If your company has recently expanded internationally, or if your business caters to a diverse set of customers who speak different languages, you might find yourself asking your team how you can be more inclusive to those groups without completely remodeling your content strategy.

Worry no more — HubSpot has you covered using multi-language content. 

Multilingual markets are the future, and putting customers first means giving them the option to switch your site to a language that's comfortable for them to read.

This will only help your company — small and big business alike — grow by helping your customers feel included in your message.

 

How to Use HubSpot to Manage Multilingual Content

There are a few ways you can use HubSpot to create and manage website and landing pages in multiple languages, including using smart content to show content in your visitor’s preferred language if you’re a Professional customer, and if you’re an Enterprise customer, using multiple domains to create a site in each language you want to target.

While both great and effective options, buying a new domain for each language or country can get pricey, and you might want to give your visitors the option to choose their preferred language on the pages themselves.

Multi-language content is a great and inexpensive way to manage content in different languages on a single domain by creating translations of your landing and website pages for visitors to switch between.

If this quick-answer document is the instruction manual on how to set up this type of content, let this article be your expert tutor, answering some questions you may have along the way, like, "Can you translate the header and footer of your pages?" "How is the page performance reported?" and "How does this affect SEO?"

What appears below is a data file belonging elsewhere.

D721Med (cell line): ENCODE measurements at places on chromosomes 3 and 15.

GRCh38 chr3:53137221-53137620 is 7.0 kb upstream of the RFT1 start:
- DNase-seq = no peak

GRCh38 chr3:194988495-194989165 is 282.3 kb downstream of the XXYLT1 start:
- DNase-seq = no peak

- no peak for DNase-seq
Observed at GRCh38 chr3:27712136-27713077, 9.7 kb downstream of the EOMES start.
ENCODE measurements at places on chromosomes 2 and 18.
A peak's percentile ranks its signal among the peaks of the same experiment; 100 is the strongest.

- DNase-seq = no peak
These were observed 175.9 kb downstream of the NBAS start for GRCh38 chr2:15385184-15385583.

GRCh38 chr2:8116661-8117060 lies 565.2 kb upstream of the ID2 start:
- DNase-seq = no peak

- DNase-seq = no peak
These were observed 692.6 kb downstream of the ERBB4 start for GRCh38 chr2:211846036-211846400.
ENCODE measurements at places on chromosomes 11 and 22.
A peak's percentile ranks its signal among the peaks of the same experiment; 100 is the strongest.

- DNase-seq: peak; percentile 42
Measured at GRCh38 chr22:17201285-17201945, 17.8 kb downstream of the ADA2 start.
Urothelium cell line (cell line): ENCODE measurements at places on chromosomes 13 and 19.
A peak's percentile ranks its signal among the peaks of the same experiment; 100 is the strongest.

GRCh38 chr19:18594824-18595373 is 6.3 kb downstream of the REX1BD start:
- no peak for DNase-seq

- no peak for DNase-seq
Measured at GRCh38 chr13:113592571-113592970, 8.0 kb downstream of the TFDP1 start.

Setting Up Your Content

So, you were able to translate the content on your page, but what about the content in global modules like the header and footer that aren’t editable on the page level, such as the navigation menu(s), copyright info, and site header?

Don’t worry, you can translate those, too, so when visitors switch the language on your site, they’ll be able to get around. Here’s how to do it: 

1. Head to the advanced menus tool under content settings and replicate your primary menu into your desired language. You can link this menu straight to your translated pages, so visitors won’t have to swap the language on every page. How cool is that?

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2. To translate the global header, go to the design manager or the page settings and clone your primary template.

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3. Clone the global header in the template.

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4. Translate any text you have and select the new advanced menu for the new header to use.

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5. Repeat this process with your global footer. You can even translate the copyright text at the very bottom. Swap the global modules, replacing the primary language group for the new one.

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6. Swap the template on the page level, and refresh.